The pronunciation of ath as /ɑːθ/ in certain British accents applies mainly to monosyllabic words. (There's also /ɑːðə(r)/ in the disyllables lather, rather.) Polysyllabic words like pathogen, Catherine, cathode have /æ/. Although maths is one syllable, it is short for the polysyllabic word mathematics /ˌmæθəˈmætɪks/, and so is pronounced with the same vowel sound in the first syllable.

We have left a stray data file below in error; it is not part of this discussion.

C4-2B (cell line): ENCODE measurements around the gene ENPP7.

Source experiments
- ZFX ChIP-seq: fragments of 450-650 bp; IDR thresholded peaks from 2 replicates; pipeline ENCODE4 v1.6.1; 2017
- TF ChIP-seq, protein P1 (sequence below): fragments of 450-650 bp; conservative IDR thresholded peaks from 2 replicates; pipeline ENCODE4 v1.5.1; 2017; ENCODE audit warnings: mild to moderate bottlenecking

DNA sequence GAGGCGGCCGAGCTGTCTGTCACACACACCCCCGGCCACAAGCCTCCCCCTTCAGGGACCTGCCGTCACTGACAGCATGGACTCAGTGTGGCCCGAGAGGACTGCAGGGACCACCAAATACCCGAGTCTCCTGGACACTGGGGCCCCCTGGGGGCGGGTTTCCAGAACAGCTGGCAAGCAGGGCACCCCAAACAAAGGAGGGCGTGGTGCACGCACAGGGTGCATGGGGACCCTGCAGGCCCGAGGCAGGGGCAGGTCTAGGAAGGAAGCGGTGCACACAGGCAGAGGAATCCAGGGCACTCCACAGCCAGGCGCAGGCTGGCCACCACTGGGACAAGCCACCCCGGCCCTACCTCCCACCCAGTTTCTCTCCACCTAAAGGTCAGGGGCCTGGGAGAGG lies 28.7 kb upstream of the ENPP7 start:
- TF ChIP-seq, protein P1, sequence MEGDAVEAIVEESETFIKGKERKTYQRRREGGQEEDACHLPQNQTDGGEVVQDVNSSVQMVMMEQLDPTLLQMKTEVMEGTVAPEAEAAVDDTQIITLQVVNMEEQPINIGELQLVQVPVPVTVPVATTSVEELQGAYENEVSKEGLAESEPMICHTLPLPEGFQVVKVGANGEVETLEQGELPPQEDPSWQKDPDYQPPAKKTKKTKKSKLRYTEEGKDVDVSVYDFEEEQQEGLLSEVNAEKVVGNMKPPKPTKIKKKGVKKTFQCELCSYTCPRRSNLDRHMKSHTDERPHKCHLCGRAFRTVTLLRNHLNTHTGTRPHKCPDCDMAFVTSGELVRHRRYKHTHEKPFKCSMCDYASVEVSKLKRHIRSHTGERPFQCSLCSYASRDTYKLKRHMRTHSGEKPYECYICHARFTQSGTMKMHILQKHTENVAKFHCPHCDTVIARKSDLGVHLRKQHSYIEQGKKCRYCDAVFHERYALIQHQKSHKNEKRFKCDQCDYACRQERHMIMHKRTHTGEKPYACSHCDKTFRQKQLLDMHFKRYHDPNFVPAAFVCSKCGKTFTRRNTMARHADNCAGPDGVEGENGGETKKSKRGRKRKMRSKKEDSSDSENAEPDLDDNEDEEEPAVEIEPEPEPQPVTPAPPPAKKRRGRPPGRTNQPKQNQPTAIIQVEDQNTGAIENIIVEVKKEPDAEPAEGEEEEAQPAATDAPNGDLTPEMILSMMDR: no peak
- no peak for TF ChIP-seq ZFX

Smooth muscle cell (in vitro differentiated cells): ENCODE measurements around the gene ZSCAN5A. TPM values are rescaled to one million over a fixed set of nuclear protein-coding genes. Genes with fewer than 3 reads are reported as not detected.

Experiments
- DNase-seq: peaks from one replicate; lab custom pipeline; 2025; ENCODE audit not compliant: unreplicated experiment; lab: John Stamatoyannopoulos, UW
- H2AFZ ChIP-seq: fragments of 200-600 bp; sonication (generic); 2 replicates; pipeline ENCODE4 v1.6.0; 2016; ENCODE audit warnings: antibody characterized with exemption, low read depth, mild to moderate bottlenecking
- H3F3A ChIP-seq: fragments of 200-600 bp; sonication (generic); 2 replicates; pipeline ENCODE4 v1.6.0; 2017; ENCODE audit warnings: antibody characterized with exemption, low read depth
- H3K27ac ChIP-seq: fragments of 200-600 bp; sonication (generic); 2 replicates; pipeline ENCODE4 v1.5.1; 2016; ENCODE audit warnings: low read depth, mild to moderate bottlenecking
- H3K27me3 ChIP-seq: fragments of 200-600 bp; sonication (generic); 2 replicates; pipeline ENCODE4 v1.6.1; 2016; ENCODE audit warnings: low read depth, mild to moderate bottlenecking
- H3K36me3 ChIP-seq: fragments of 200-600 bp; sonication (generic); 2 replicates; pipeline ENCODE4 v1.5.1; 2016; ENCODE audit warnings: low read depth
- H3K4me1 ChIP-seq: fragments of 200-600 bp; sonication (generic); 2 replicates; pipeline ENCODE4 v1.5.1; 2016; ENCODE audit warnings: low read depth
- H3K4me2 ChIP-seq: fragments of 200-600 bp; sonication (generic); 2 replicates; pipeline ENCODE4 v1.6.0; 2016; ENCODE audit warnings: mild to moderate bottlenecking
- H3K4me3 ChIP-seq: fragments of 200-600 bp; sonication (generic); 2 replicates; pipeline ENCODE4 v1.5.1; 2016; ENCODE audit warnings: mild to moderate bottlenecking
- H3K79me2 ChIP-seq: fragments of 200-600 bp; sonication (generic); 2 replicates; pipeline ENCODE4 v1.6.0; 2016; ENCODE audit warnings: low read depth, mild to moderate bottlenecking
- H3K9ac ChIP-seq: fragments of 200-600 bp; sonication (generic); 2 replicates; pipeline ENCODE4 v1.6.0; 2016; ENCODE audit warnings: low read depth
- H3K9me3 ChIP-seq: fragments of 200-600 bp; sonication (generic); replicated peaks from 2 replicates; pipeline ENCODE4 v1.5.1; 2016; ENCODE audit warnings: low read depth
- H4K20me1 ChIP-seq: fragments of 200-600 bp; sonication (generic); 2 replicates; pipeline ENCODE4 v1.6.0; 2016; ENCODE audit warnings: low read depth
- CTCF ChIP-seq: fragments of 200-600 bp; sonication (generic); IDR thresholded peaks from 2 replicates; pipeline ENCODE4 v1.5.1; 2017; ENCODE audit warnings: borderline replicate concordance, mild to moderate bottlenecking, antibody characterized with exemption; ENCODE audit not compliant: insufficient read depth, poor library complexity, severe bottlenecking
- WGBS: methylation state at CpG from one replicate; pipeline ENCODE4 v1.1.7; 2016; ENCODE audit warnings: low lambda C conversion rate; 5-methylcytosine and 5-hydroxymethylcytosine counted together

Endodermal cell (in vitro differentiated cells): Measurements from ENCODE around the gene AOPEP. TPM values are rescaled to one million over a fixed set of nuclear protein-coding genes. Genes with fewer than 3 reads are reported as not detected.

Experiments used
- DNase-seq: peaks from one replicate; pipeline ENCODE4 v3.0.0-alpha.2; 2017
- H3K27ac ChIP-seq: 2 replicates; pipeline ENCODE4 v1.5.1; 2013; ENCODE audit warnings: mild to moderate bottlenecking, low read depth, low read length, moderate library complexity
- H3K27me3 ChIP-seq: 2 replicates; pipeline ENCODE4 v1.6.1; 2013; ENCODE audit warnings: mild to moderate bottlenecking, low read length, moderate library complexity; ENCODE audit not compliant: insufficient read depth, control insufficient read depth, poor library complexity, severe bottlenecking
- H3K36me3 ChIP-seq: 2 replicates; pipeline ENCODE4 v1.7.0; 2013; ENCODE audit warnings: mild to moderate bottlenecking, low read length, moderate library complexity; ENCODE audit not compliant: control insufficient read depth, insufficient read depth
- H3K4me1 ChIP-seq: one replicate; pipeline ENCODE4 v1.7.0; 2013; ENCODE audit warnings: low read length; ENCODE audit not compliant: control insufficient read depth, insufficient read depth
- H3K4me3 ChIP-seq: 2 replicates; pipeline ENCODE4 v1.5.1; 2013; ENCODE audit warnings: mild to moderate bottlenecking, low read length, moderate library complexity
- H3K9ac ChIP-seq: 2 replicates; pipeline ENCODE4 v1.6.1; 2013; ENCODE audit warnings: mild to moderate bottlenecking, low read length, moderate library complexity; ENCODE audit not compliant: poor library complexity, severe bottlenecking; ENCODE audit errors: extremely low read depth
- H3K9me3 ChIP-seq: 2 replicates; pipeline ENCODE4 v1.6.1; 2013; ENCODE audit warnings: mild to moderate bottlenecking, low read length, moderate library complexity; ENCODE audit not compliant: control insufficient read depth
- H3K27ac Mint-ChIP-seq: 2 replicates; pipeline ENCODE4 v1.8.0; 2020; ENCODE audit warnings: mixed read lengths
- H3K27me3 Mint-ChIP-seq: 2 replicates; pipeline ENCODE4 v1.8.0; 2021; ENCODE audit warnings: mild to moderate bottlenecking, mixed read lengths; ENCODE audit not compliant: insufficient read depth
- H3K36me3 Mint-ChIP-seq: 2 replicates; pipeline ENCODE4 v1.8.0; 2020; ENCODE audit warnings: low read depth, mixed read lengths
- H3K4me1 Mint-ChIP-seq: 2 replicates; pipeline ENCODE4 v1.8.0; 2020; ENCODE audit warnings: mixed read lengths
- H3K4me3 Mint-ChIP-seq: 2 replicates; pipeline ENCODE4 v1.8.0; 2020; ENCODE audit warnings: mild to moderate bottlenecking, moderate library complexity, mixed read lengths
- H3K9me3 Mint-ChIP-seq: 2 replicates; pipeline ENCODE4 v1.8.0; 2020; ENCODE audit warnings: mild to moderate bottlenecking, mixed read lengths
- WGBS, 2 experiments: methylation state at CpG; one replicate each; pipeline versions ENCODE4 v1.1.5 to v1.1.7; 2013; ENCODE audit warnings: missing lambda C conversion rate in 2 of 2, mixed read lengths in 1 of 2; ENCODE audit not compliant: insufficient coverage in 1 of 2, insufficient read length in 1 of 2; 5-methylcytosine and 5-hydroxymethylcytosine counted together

Similarly, according to the Oxford English Dictionary, staph which is short for staphylococcus is pronounced only as /stæf/, unlike staff which can be pronounced as /stɑːf/.
So I would say the general rule is that /æ/ does not change to /ɑː/ in words that are short forms of longer words with /æ/. There is at least one word that could be considered an exception: graph, which the OED says was "Originally an abbreviation of graphic formula", and which can be pronounced as /grɑːf/. But I think that in modern times, people don't think of graph as short for anything, so I would argue that it is not a genuine exception.